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Animal Farm
From Wikipedia, the free encyclopedia

This article is about the novel by George Orwell. For other uses, see Animal Farm (disambiguation). Animal Farm

First edition cover
Author(s)George Orwell

Original titleAnimal Farm: A Fairy Story
CountryUnited Kingdom
LanguageEnglish
Genre(s)Classics, satire, educational animation
PublisherSecker and Warburg (London)

Publication dateAugust 17, 1945
Media typePrint (hardback & paperback)
Pages112 pp (UK paperback edition)
ISBN
ISBN 0-452-28424-4 (present)ISBN 978-0-452-28424-1

OCLCNumber
53163540

Dewey Decimal
823/.912 20
LC Classification
PR6029.R8 A63 2003b
Preceded byThe Lion And The Unicorn

Followed byNineteen Eighty-Four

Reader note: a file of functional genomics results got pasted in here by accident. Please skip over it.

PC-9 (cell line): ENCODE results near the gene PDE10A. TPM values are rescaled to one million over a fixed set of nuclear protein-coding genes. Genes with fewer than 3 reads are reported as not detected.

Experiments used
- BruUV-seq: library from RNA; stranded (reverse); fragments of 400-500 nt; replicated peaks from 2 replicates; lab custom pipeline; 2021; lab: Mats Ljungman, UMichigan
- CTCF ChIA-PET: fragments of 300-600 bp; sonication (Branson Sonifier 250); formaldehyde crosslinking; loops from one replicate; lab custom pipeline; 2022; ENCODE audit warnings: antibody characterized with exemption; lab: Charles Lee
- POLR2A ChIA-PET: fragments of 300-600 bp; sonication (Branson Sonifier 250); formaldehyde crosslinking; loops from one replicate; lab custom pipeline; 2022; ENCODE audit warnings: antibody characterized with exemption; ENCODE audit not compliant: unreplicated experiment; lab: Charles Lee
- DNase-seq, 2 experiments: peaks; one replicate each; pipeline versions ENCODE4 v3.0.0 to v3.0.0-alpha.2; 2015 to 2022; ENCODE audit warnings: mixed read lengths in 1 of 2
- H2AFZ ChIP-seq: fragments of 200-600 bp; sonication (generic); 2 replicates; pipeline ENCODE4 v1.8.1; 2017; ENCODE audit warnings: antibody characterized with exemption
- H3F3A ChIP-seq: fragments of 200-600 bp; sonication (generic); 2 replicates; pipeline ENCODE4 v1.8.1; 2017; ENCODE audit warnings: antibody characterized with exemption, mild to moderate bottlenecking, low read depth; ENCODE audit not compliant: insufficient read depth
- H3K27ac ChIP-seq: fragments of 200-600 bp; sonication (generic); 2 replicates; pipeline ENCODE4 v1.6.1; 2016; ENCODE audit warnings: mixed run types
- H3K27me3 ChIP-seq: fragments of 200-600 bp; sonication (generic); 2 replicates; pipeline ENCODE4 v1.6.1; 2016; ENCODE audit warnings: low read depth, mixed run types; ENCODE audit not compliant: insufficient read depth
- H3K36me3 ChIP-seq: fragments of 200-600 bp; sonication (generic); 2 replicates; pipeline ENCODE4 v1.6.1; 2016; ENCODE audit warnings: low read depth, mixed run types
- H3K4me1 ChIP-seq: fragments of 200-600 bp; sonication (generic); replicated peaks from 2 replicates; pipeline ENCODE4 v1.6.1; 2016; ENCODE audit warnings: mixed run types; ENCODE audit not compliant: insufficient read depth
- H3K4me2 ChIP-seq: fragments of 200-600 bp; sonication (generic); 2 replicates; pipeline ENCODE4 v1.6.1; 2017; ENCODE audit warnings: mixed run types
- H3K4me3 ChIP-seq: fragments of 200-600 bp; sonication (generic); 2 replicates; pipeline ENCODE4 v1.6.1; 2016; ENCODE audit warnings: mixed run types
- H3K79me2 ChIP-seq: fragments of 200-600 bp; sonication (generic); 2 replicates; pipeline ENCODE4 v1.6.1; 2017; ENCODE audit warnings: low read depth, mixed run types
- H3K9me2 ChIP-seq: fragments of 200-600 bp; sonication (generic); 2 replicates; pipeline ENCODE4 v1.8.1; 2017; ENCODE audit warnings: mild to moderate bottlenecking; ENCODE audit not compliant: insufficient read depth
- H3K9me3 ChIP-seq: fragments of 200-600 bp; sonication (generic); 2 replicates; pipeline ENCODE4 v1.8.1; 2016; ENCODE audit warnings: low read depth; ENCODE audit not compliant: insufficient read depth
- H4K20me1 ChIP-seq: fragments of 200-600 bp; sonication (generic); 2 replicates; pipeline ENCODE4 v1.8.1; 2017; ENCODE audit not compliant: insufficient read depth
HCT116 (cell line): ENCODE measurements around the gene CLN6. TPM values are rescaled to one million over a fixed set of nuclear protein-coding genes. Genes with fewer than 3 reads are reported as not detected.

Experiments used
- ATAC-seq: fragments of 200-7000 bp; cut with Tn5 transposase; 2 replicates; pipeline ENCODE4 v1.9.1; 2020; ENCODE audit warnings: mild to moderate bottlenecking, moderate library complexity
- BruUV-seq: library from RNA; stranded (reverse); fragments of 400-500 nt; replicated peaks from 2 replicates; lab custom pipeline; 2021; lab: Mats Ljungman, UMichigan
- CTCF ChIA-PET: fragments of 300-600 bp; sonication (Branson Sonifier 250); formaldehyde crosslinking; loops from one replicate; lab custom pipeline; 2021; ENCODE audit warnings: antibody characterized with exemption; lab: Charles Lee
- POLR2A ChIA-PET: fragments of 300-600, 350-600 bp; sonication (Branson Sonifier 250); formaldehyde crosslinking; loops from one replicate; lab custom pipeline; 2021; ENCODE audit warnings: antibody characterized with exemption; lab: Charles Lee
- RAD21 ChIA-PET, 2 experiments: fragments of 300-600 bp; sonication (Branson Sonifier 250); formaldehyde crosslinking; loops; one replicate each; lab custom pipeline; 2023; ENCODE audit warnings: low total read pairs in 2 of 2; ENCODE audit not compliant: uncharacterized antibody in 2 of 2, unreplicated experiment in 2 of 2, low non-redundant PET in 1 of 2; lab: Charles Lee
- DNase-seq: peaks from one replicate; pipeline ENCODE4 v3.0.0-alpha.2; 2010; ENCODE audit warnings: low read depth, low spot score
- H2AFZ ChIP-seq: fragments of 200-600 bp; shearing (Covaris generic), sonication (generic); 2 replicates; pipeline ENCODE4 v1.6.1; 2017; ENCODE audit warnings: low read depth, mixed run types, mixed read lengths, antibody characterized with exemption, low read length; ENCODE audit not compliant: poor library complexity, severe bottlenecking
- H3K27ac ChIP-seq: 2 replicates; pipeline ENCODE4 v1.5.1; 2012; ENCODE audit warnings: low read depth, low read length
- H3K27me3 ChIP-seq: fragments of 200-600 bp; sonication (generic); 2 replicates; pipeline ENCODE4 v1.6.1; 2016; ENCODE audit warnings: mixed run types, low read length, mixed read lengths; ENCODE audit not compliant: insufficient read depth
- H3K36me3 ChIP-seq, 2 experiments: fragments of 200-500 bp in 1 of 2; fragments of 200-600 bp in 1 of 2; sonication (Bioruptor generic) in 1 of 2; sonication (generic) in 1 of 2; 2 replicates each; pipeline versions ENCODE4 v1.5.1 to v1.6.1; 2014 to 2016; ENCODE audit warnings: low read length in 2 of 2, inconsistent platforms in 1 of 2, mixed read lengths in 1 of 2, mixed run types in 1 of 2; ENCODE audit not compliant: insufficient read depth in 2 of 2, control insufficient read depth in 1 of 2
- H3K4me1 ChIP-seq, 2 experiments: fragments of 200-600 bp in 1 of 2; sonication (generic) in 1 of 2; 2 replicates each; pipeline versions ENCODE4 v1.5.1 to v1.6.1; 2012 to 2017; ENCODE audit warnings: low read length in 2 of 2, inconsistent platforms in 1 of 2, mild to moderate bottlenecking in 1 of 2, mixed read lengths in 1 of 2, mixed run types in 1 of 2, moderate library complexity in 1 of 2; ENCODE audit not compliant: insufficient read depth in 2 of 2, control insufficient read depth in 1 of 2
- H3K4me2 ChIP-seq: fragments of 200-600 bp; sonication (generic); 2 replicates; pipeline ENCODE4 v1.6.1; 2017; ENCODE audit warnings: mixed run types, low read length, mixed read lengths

Animal Farm is an allegorical and dystopian novel by George Orwell, published in England on 17 August 1945. According to Orwell, the book reflects events leading up to the Russian Revolution of 1917 and then on into the Stalin era in the Soviet Union.[1]Orwell, a democratic socialist,[2] was a critic of Joseph Stalin and hostile to Moscow-directed Stalinism, especially after his experiences with the NKVD and the Spanish Civil War.[3] The Soviet Union, he believed, had become a brutal dictatorship, built upon a cult of personality and enforced by a reign of terror. In a letter to Yvonne Davet, Orwell described Animal Farm as his novel "contre Stalin",[4] and in his essay "Why I Write" (1946), he wrote that Animal Farm was the first book in which he had tried, with full consciousness of what he was doing, "to fuse political purpose and artistic purpose into one whole". The original title was Animal Farm: A Fairy Story, though the subtitle was dropped by U.S. publishers for its 1946 publication and subsequently all but one of the translations during Orwell's lifetime omitted it. Other variations in the title include: A Satire and A Contemporary Satire.[4] Orwell suggested the title Union des républiques socialistes animales for the French...